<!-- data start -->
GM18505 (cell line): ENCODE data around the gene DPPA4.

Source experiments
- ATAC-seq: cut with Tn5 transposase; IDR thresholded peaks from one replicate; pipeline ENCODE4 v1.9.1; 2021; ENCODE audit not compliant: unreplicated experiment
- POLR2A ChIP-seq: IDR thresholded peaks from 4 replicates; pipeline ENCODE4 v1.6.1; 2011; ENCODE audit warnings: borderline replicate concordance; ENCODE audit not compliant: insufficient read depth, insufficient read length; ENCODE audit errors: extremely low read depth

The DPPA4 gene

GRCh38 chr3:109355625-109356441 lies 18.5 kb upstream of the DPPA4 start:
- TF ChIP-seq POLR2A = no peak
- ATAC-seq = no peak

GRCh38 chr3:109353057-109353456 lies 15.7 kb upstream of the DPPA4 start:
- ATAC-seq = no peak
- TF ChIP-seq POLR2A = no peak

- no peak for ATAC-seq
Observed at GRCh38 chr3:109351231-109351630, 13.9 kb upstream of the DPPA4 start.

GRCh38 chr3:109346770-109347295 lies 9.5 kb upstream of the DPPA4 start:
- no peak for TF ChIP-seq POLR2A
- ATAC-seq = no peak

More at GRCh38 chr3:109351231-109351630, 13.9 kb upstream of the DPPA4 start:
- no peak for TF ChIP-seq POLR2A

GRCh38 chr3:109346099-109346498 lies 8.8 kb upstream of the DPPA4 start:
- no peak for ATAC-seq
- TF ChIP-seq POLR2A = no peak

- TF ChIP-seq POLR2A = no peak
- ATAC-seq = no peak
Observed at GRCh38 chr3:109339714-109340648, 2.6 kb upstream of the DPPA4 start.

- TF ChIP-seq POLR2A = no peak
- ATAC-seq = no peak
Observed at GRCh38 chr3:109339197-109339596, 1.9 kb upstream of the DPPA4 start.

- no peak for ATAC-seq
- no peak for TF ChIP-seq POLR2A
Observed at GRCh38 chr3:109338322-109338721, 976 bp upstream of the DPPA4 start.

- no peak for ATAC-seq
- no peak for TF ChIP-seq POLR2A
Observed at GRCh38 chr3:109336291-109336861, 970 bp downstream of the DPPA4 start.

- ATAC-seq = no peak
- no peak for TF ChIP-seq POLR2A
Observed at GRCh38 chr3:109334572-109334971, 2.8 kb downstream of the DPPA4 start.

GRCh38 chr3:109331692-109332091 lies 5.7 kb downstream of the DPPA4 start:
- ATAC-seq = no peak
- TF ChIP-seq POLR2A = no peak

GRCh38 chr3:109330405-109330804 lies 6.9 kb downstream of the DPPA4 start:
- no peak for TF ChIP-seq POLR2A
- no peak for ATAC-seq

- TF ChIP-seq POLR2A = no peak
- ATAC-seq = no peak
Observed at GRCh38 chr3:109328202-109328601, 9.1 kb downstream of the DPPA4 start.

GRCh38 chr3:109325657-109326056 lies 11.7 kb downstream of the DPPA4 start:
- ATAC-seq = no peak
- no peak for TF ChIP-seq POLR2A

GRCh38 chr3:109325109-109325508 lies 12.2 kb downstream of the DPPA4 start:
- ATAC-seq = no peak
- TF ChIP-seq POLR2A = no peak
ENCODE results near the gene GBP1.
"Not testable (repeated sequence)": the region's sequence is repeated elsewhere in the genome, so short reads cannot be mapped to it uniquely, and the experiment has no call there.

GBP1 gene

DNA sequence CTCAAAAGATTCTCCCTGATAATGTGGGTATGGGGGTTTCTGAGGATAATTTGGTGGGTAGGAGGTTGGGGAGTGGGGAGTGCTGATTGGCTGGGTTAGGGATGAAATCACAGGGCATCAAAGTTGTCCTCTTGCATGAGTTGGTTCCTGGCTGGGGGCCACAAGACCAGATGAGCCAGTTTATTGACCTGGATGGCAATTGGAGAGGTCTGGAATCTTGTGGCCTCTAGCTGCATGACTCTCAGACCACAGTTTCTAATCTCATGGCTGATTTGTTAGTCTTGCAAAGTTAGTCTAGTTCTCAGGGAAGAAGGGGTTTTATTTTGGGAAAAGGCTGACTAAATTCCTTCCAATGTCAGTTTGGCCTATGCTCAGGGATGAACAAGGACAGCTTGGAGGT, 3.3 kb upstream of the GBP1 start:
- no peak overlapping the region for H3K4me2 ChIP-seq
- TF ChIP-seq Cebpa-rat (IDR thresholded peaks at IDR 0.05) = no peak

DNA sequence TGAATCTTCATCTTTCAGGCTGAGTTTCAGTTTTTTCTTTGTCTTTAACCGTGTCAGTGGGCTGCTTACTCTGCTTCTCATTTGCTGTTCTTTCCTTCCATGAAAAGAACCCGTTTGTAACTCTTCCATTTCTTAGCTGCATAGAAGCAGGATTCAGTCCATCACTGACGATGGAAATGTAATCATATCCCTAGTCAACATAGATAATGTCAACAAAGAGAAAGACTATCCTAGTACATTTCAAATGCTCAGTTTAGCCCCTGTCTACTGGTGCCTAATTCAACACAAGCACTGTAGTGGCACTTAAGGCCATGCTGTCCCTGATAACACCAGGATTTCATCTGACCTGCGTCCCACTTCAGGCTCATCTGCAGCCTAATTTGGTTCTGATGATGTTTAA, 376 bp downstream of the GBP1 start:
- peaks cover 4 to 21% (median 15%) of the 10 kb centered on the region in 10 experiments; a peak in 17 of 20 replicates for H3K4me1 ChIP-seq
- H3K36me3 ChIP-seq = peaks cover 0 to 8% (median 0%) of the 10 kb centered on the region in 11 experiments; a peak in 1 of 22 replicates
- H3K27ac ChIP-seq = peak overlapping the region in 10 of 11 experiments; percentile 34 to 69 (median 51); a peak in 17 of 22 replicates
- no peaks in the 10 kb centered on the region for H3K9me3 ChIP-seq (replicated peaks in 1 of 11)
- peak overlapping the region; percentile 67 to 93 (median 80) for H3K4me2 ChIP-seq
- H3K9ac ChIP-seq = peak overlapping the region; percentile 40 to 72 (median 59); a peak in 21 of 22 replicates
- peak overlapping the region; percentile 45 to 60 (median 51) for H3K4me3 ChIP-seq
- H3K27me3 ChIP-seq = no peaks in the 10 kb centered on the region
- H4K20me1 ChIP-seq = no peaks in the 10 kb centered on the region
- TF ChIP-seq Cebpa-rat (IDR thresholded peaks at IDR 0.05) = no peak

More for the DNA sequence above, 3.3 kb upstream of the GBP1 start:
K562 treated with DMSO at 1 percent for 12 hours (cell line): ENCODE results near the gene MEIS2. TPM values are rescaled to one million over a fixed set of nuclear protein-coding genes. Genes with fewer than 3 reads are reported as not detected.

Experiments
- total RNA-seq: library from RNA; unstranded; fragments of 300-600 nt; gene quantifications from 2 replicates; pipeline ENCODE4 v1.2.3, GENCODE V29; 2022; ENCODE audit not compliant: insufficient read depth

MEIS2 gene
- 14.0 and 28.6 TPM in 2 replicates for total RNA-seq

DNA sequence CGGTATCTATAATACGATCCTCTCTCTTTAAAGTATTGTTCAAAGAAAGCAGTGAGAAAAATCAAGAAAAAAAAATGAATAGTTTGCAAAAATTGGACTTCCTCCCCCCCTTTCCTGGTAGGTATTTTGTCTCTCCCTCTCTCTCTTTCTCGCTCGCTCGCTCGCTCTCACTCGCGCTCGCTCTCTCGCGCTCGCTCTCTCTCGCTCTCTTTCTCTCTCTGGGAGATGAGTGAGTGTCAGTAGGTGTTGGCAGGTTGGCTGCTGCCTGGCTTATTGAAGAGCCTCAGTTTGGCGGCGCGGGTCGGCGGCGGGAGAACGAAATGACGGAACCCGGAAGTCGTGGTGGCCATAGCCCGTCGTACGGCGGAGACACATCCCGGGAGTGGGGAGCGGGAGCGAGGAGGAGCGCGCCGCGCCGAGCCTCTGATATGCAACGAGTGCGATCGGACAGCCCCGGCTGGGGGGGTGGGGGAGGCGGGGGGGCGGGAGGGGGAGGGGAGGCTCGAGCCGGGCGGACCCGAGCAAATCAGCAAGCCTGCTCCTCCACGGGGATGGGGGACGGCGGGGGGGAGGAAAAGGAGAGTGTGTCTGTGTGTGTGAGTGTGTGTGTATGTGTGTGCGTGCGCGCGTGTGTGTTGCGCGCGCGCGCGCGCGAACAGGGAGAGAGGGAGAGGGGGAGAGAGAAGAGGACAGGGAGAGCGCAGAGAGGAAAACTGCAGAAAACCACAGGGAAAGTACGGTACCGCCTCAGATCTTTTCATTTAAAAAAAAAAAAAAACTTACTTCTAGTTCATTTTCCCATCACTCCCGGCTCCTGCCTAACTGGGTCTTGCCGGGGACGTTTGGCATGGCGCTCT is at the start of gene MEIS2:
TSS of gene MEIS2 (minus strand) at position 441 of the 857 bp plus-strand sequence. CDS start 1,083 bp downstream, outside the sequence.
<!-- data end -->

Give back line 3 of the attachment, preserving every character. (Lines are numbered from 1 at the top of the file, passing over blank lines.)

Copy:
- ATAC-seq: cut with Tn5 transposase; IDR thresholded peaks from one replicate; pipeline ENCODE4 v1.9.1; 2021; ENCODE audit not compliant: unreplicated experiment